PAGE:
In case you missed it, the National Book Foundation exhibited an epic fail today in the Young People's category which resulted in Lauren Myracle being asked to "withdraw herself", lots of media outlets (and the NBF) saying she was a class act all the way and then author Libba Bray sending out a blog post that called bullshit on the whole situation and reminding everyone that class has nothing to do with this and the awards have been reduced to a farce of Shakespearian levels.
Go - read Libba's post and revel in its wonderfulness.
In other literary news, the NYT had a fawning article this weekend all about how Amazon has got the traditional publishers quaking in their boots as they remove all the boundaries between writers and readers and publish authors without agents, editors, etc. Somehow this is Amazon "writing publishers out of the deal" because somehow when Amazon signs authors it is not as a publisher but as a bookseller that is just helping the world by getting that problematic publishing industry out of the way:
"The only really necessary people in the publishing process now are the writer and reader," he [Amazon executive Russell Grandinetti] said. "Everyone who stands between those two has both risk and opportunity."
Really? REALLY? You don't need an agent to navigate the contracts for you? Here's what an amazon contract looks like per the article:
Her contract has a clause that forbids her from discussing the details, which is not traditional in publishing. The publicity plans for the book are also secret.
Hmm. So you don't need an agent because the average writer is just fine on negotiating sales and rights and really, Amazon will take care of all that. Promise. Plus you don't need an editor because they just slow down the process of getting the book out to readers. Seriously. Writers do just a fine job of editing themselves or you can always hire a freelance editor on your own and they can do those editing bits for you. (Of course if you signed with a traditional publisher you would be paid for your book and an editor, who wants to publish your book in the first place, would edit it with you. You wouldn't have to pay him/her for their work - the publisher would pay you for yours.)
But apparently that all just slows you down and is unnecessary.
And yes, there are 122 books being published by Amazon this fall in a "striking amount of genres". I assume these special 122 are the ones that will actually be edited by folks at Amazon although whether or not any of those authors have received advances is unknown (other than the $800,000 to Penny Marshall - proving that Amazon has a lot more in common with traditional publishers than not when it comes to celebrity authors & big payouts). But how many thousands, no tens of thousands, of authors is Amazon publishing that are not edited? How many just sign up and publish their e-books on Amazon sharing the profits of their 99 cent or $2.99 or $5.99 titles for the privilege of being downloadable off the site?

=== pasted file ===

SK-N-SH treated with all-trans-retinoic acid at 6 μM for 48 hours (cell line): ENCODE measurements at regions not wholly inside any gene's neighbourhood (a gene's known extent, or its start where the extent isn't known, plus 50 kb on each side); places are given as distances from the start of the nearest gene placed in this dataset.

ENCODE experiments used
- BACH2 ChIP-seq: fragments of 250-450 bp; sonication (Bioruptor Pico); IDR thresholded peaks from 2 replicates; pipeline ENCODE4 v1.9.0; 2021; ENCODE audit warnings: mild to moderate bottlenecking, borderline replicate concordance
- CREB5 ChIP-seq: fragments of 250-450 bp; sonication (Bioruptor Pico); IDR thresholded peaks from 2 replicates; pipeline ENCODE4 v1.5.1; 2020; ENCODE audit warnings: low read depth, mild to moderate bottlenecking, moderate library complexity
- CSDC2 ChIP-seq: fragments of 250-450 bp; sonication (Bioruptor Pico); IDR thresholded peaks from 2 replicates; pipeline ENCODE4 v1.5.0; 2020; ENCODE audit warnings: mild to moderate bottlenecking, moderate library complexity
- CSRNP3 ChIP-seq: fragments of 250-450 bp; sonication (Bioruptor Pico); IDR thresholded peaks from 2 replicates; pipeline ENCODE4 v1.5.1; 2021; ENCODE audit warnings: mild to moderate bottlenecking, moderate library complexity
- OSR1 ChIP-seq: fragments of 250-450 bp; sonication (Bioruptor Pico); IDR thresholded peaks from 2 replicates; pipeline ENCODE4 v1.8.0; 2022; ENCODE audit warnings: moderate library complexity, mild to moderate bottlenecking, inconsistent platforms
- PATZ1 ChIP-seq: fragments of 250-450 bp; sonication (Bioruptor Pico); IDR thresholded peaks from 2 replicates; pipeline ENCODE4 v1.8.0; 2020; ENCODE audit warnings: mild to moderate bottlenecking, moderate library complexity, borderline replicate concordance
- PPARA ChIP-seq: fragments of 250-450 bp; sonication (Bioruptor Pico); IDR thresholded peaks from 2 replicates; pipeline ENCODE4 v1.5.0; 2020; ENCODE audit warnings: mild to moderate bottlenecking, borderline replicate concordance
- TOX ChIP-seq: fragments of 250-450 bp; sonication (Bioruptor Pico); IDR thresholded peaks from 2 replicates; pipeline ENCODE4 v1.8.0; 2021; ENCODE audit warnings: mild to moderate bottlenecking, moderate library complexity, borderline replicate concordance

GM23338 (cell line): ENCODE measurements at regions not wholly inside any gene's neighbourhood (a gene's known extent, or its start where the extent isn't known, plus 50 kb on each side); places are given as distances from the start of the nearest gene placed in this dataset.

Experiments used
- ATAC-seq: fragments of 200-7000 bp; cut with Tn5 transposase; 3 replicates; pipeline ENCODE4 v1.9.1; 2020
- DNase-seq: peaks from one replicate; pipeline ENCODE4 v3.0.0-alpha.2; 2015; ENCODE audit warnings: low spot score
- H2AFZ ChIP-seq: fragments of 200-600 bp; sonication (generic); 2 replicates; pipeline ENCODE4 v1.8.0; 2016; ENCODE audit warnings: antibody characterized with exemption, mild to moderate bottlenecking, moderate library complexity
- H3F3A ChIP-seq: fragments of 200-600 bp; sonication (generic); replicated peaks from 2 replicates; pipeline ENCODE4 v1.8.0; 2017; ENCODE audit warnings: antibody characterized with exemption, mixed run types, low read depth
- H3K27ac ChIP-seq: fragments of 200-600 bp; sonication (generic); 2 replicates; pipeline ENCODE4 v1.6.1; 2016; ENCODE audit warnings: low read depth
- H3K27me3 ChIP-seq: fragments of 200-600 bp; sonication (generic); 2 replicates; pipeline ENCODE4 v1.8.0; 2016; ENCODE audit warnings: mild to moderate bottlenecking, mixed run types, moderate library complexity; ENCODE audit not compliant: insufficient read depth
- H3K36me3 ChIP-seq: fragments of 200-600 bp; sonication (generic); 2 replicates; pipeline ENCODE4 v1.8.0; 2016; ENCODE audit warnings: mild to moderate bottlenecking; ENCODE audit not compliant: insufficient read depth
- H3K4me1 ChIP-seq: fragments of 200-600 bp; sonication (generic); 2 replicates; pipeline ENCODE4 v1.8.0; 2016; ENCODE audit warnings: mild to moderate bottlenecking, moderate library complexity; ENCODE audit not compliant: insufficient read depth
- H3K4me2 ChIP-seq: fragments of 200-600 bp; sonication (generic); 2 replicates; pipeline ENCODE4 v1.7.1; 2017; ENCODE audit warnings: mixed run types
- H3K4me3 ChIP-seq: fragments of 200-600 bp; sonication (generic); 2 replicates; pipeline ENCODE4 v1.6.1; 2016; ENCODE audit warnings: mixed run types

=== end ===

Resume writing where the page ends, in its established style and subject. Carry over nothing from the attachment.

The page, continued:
And more importantly how many of those titles does Amazon have to publish before we get to say that this is a vanity publisher we are dealing with? Am I the only one who wonders why the media keeps touting Amazon as a terrifying upstart that has publishers and agents quaking in their boots when really they are doing the same thing vanity publishers have been doing for decades?
Is there anything so different about you splitting the profits of your e-book paranormal romance with Amazon as opposed to paying up front for someone to print your grandmother's recipes? (My family actually did this with an online photo store and we love it.) I know it is hard to get published these days (do I ever know) and I know publishers are not always right and I know good books fall between the cracks. But none of that is new. And writers publishing their books on their own is not a new idea either. But we didn't call them "indies" before and we didn't suggest they were going rogue against the cruel establishment either.
What is striking about all of the recent press on Amazon is the notion that somehow what they are selling to desperate writers is better than any other deal that has come down the pike - that they are the ones who really care about writers and readers and all those traditional industry folk are just out to use and abuse the rest of us. The fact that Amazon is making money off all these writerly hopes is rarely mentioned but it's time folks started doing the math and really thinking about just what Amazon is selling. Is it all about books or more the dream of being published, no matter how much you have to pay for it?